The Coolidge corner cinema in Brookline made a great start into their 9th season of Science on Screen by arranging a special showing of Memento. This was preceded by an introductory talk by John Gabrieli from MIT, who worked for many years with the patient who was the inspiration for this movie. The patient, H.M., suffered from anterograde amnesia following surgery in 1953 until his death in 2008. He gave a fascinating overview into the neurobiology of amnesia and made it interesting enough to make me do some additional reading on neurology and amnesia.
The Coolidge cinema started this interesting series 8 years ago with support from local sponsors, such as the Museum of Science and are recipients of a grant from the Alfred P. Sloan foundation. Classic movies are introduced by an expert on the science topic depicted in the movie, e.g. Marvin Minsky, who works with artificial intelligence at MIT introduced 2001: A Space Odyssey last year.
The movie series was designed to provide “the perfect combination of entertainment and enlightenment – even for the most science-phobic culture vulture”, but movie-loving scientists can also enjoy classic movies on the big screen.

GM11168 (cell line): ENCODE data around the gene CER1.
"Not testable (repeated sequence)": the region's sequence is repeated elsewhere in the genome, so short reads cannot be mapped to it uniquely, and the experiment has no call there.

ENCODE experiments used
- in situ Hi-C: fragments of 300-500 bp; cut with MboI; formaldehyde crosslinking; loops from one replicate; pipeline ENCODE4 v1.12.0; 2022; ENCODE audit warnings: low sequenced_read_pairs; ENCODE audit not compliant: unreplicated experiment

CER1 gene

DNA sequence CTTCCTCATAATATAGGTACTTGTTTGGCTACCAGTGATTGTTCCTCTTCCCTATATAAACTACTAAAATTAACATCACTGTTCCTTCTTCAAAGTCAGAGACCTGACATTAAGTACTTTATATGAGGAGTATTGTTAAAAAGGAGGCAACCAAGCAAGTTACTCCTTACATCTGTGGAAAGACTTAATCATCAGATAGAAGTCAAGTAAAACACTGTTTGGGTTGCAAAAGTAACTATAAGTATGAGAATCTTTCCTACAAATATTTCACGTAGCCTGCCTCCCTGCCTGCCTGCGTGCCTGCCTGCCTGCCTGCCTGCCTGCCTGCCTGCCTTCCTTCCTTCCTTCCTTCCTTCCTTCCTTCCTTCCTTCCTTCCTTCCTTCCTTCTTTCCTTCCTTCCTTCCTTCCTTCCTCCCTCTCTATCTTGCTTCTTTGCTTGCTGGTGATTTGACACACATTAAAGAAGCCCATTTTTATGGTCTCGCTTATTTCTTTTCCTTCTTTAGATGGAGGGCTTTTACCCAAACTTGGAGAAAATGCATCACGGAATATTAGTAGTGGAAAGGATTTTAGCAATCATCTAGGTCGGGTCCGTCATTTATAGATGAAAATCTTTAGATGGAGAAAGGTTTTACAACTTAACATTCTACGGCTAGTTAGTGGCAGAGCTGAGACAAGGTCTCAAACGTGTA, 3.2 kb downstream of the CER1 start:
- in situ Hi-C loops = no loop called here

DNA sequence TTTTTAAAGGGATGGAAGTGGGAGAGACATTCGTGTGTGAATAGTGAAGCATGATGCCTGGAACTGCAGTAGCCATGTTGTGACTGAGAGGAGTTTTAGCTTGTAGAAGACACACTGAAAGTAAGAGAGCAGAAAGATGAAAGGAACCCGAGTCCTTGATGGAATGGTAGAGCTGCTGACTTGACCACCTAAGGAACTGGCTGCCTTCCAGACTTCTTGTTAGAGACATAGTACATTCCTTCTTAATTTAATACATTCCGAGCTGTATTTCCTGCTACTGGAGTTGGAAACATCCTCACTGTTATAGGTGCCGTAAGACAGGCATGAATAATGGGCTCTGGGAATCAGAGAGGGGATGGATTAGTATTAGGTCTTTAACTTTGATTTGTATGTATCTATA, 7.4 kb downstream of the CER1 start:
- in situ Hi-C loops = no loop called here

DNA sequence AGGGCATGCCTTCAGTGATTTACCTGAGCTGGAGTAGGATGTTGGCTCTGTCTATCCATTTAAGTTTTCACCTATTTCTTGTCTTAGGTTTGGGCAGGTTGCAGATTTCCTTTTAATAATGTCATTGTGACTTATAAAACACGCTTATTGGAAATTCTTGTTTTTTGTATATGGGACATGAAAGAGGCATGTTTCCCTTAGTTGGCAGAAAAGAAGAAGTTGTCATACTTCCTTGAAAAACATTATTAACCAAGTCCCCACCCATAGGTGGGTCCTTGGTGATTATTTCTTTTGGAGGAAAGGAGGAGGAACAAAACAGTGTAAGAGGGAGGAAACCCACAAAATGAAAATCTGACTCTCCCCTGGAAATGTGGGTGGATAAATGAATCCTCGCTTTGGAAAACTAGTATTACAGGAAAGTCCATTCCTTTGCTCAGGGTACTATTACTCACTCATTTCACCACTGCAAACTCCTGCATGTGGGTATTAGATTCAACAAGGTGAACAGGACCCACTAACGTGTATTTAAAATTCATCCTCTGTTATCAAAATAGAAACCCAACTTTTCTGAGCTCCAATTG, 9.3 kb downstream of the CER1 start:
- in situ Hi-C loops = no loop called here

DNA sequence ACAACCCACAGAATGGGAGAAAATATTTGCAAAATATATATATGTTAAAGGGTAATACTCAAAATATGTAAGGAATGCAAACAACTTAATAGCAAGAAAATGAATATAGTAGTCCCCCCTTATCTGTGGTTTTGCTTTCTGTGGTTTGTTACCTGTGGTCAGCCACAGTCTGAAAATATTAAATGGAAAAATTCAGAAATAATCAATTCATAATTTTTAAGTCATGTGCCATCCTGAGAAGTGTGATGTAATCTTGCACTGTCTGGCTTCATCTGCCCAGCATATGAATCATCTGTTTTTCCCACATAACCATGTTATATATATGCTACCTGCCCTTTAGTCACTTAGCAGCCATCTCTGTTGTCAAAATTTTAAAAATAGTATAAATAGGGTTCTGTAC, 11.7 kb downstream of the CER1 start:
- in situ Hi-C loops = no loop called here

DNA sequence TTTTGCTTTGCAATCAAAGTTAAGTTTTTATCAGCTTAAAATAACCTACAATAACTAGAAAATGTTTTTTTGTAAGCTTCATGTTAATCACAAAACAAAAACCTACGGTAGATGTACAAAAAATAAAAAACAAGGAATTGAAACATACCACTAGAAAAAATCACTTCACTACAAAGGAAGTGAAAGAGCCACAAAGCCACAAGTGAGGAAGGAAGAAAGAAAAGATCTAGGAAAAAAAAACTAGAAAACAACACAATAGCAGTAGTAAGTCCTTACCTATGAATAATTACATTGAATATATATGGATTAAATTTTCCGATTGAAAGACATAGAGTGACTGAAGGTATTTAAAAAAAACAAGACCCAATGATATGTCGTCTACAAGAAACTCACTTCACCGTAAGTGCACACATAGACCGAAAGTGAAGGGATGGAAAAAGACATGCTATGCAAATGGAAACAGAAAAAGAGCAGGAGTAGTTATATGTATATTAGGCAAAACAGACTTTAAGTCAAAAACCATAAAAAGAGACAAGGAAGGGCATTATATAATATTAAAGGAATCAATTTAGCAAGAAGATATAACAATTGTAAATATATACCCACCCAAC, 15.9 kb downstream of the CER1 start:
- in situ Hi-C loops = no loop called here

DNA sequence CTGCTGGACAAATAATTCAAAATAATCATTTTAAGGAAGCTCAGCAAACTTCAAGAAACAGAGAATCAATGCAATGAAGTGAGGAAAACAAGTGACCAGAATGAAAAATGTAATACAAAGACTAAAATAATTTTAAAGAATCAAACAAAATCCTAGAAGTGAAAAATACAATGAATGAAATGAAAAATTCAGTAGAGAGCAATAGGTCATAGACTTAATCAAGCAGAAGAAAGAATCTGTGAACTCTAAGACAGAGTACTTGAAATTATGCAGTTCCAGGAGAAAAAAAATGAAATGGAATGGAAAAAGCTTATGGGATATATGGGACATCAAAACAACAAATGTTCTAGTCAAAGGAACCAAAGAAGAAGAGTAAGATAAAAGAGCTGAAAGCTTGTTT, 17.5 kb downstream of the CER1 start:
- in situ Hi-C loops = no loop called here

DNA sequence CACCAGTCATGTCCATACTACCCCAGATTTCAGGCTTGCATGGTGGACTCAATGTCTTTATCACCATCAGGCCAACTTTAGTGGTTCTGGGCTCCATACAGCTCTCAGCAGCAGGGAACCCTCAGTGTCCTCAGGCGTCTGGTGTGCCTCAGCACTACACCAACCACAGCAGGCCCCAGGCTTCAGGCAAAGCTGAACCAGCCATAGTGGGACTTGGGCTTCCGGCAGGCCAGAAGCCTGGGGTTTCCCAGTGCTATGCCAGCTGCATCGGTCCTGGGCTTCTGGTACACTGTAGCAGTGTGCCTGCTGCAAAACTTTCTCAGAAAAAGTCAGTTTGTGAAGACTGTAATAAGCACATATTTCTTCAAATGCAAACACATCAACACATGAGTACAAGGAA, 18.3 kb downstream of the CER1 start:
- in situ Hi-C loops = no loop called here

The introductory talks are not science lectures, but are interesting presentations for a lay audience that make you watch a beloved movie from a different angle.
Science on screen shows every third Monday of the month at the Coolidge cinema (T-stop Coolidge corner, Green C line), tickets are normally sold out the week before, so make sure to book early. The next screening on 21st October is Young Frankenstein with a preceding talk by Dany Spencer Adams, Ph.D., a Principle Investigator at the Tufts Center for Regenerative and Developmental Biology, part of the Biology Department at Tufts University.